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Mol Cell Biol. 1994 Jun;14(6):3915-26.

BCL3 encodes a nuclear protein which can alter the subcellular location of NF-kappa B proteins.

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Department of Pathology, University of Chicago, Illinois 60637.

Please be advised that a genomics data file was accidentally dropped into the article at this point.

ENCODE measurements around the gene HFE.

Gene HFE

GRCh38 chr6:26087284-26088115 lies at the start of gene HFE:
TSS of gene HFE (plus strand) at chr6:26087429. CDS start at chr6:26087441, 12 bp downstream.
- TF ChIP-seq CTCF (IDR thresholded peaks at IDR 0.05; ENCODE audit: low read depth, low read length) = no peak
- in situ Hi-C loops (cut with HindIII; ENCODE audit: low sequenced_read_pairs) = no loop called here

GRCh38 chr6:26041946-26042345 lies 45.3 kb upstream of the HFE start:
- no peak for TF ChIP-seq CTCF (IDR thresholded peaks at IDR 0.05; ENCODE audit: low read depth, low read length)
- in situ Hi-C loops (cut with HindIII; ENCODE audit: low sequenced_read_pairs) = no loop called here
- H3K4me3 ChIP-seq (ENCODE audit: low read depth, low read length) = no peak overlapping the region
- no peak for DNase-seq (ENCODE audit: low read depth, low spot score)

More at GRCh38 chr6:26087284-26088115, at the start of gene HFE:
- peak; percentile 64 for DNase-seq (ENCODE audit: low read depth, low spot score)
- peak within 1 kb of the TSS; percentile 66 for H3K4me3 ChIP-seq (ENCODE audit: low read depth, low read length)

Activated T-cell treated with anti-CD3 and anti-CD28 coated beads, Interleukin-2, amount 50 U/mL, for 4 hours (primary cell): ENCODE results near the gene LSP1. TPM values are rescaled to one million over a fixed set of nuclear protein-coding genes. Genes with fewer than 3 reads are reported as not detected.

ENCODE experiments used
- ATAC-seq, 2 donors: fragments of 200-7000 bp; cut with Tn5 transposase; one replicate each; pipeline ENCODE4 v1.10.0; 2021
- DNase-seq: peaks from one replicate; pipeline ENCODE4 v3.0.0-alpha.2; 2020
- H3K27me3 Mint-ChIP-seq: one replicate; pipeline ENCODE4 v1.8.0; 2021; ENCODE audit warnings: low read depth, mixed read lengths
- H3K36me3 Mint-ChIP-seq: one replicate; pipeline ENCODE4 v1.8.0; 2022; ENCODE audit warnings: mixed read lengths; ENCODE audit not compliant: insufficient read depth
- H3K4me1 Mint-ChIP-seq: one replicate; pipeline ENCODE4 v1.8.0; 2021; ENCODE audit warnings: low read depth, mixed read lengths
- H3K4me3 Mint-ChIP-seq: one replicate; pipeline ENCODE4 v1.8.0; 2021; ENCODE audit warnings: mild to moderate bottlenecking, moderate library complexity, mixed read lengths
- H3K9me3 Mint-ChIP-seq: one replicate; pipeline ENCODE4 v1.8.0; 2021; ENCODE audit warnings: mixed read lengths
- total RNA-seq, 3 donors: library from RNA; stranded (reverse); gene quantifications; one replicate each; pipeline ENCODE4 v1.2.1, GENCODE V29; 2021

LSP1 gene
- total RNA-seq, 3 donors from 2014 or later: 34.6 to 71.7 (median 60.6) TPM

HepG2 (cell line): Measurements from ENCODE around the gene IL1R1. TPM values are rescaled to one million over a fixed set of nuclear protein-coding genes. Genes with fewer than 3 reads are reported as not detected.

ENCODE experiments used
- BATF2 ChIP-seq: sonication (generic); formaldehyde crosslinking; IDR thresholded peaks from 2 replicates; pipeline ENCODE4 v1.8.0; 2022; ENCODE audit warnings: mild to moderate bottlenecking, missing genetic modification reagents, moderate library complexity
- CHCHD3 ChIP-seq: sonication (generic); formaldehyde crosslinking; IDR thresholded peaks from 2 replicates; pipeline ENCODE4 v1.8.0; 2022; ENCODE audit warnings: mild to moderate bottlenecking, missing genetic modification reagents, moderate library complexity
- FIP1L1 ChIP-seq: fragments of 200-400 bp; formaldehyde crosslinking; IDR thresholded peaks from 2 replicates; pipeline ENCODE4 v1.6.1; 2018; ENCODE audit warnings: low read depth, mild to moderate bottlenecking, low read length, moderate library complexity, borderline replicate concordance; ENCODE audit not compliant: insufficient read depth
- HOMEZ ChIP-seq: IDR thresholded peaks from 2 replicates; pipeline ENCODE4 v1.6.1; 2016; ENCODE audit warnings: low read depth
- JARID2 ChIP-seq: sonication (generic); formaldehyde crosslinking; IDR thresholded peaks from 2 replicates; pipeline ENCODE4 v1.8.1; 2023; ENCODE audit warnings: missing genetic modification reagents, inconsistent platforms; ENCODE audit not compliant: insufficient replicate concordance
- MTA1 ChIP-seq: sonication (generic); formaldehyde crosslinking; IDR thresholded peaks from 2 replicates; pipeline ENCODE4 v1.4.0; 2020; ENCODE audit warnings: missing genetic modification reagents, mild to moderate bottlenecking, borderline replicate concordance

BCL3 is a candidate proto-oncogene involved in the recurring translocation t(14;19) found in some patients with chronic lymphocytic leukemia. BCL3 protein acts as an I kappa B in that it can specifically inhibit the DNA binding of NF-kappa B factors. Here, we demonstrate that BCL3 is predominantly a nuclear protein and provide evidence that its N terminus is necessary to direct the protein into the nucleus. In contrast to I kappa B alpha (MAD3), BCL3 does not cause NF-kappa B p50 to be retained in the cytoplasm; instead, in cotransfection assays, it alters the subnuclear localization of p50. The two proteins colocalize, suggesting that they interact in vivo. Further immunofluorescence experiments showed that a mutant p50, lacking a nuclear localization signal and restricted to the cytoplasm, is brought into the nucleus in the presence of BCL3. Correspondingly, a wild-type p50 directs into the nucleus a truncated BCL3, which, when transfected alone, is found in the cytoplasm. We tested whether BCL3 could overcome the cytoplasmic retention of p50 by I kappa B alpha. Results from triple cotransfection experiments with BCL3, I kappa B alpha, and p50 implied that BCL3 can successfully compete with I kappa B alpha and bring p50 into the nucleus; thus, localization of NF-kappa B factors may be affected by differential expression of I kappa B proteins. These novel properties of BCL3 protein further establish BCL3 as a distinctive member of the I kappa B family.

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